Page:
Manchester City are one of a number of clubs holding talks with UEFA ahead of the implementation of Financial Fair Play in order to convince them that they aim to achieve long-term sustainability, ESPN can reveal.
The FFP rules being introduced by European football's governing body mean clubs must break even within a margin of "acceptable deviation" of €45 million over the first two years - next season and the one after that.
Any club showing a loss of more than that figure will be punished by UEFA sanctions, with City and Chelsea the two most vulnerable in English football because of their high levels of spending.
But a City source told ESPN: "The ambition of the club, from the outset of new ownership in September 2008, was to build a sustainable football club. The club remains fully committed to that principle."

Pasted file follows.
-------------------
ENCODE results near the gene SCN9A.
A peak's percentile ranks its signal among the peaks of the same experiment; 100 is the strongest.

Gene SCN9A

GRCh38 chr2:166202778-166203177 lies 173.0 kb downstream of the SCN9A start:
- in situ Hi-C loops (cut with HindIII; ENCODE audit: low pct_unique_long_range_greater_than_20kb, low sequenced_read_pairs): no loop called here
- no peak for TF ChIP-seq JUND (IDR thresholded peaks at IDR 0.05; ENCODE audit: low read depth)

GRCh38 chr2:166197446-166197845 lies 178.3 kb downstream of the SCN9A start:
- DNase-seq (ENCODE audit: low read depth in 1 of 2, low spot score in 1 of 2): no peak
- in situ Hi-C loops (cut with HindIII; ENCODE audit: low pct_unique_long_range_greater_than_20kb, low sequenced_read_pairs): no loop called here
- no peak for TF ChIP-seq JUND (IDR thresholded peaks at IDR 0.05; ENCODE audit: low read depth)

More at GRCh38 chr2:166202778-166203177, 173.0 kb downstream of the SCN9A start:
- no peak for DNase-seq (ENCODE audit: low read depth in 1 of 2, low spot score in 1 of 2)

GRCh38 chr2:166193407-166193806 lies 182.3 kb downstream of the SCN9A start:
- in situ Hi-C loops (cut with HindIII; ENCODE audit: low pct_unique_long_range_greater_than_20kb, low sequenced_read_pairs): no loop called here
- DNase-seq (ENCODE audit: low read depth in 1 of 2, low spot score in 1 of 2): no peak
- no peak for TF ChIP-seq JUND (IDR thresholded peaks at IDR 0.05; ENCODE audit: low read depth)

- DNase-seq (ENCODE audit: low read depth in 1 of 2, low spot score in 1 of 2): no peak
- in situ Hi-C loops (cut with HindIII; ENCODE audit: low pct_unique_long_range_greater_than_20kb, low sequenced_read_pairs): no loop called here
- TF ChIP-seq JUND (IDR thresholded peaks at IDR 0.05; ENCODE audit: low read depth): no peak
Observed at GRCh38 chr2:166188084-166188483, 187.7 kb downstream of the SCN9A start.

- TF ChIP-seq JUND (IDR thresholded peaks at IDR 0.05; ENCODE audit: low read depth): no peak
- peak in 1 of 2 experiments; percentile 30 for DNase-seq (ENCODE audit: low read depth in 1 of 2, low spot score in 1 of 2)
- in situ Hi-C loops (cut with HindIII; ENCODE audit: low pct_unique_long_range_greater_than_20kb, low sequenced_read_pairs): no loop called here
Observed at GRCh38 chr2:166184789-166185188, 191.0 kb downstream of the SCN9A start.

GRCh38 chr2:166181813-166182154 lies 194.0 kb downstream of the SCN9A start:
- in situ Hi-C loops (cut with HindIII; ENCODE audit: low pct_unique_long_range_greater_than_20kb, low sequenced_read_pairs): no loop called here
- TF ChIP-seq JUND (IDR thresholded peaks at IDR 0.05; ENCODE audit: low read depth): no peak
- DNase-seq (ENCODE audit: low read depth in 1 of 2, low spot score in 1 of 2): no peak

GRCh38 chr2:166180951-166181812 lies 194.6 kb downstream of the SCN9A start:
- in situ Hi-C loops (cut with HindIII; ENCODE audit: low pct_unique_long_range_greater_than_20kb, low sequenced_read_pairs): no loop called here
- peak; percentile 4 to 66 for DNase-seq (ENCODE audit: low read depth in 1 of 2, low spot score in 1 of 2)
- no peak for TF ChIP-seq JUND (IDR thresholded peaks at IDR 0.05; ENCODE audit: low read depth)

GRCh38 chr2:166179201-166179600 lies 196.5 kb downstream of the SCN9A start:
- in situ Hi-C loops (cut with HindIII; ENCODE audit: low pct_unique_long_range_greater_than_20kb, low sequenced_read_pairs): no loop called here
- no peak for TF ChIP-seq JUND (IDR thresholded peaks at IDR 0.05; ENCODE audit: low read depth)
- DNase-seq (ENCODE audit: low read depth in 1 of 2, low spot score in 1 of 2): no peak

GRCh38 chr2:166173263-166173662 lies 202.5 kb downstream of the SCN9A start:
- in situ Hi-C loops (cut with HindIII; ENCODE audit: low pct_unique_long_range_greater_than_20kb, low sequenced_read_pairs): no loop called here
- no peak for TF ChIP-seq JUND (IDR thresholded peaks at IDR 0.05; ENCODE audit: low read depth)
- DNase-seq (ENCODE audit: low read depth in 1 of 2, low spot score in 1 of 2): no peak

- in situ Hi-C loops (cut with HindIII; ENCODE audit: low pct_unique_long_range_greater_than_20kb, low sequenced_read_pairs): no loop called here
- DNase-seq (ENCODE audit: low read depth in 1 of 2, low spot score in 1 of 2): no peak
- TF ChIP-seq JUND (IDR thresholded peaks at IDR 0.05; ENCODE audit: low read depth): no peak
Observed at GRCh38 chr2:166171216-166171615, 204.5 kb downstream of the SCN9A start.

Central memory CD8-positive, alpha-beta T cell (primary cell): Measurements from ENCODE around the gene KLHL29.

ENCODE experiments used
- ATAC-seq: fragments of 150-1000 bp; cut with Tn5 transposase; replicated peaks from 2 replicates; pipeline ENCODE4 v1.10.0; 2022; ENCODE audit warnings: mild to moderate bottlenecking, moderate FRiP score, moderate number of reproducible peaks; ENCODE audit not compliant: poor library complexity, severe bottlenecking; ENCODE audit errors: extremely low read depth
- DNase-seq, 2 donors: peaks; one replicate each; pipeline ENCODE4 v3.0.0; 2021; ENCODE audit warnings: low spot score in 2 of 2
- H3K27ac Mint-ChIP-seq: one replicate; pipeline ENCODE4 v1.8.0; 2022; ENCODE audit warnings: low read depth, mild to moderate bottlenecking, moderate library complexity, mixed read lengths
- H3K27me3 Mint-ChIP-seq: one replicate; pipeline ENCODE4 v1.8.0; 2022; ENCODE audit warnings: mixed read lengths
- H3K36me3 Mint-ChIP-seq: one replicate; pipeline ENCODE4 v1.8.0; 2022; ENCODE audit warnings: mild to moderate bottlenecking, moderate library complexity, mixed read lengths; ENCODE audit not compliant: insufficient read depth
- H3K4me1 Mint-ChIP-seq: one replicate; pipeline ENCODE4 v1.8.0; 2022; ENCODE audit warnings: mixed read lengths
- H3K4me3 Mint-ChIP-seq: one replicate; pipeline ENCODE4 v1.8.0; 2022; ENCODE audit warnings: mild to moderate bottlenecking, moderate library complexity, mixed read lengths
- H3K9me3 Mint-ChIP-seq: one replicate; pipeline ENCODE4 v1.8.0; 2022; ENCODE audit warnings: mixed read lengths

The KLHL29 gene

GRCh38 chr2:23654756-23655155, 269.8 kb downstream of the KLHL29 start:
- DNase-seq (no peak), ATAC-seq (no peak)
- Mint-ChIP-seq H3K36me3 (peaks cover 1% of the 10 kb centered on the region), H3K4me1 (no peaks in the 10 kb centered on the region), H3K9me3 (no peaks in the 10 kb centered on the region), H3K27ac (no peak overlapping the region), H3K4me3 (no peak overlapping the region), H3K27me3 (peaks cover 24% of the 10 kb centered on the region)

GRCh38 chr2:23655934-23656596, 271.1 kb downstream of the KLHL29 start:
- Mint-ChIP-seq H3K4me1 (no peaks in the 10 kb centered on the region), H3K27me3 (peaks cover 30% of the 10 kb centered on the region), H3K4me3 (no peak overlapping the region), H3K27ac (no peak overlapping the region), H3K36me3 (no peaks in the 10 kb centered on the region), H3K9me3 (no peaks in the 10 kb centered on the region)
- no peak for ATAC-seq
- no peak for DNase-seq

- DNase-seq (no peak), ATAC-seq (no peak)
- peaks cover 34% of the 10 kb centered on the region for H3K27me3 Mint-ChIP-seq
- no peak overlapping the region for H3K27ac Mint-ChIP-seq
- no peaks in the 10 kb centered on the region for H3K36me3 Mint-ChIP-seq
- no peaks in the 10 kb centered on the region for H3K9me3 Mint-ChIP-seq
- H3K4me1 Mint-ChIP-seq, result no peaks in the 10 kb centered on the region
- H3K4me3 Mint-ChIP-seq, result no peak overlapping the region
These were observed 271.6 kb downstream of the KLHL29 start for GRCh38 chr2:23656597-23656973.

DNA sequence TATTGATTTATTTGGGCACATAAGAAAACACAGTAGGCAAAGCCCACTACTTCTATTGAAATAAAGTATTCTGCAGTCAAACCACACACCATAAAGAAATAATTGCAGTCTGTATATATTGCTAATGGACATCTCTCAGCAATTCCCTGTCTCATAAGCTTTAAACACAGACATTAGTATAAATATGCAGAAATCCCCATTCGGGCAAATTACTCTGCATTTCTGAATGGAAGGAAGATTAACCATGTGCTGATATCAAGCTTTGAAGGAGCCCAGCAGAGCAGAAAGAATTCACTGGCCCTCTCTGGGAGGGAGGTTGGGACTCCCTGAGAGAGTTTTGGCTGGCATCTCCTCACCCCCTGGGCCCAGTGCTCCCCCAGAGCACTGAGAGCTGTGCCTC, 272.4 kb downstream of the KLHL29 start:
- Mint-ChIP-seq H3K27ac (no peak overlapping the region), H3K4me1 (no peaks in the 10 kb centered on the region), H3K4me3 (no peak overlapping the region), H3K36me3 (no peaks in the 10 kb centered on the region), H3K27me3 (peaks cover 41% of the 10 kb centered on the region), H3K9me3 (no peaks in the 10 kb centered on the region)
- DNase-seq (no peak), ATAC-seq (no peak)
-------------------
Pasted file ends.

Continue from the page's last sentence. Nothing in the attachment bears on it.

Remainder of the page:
City are not alone in holding direct talks with UEFA about the issue. ESPN understands that up to 19 clubs across Europe are currently involved in similar discussions.
The club's claims to be chasing long-term sustainability will be received sceptically in many quarters. The Premier League champions have bought many of the best players available, running up an enormous wage bill and running at record losses.
However, this summer's transfer window showed they are no longer willing to pay vastly inflated fees, even though that meant manager Roberto Mancini missed out on his prime targets. Instead, the club bought in less expensive players.
They are cautious about Premier League plans to introduce a domestic version of FFP – an approach, an insider told ESPN, that could be shared by "three or four" other clubs.
But with 14 votes required to push through Premier League FFP rules, the chances are that they will be brought in for next season.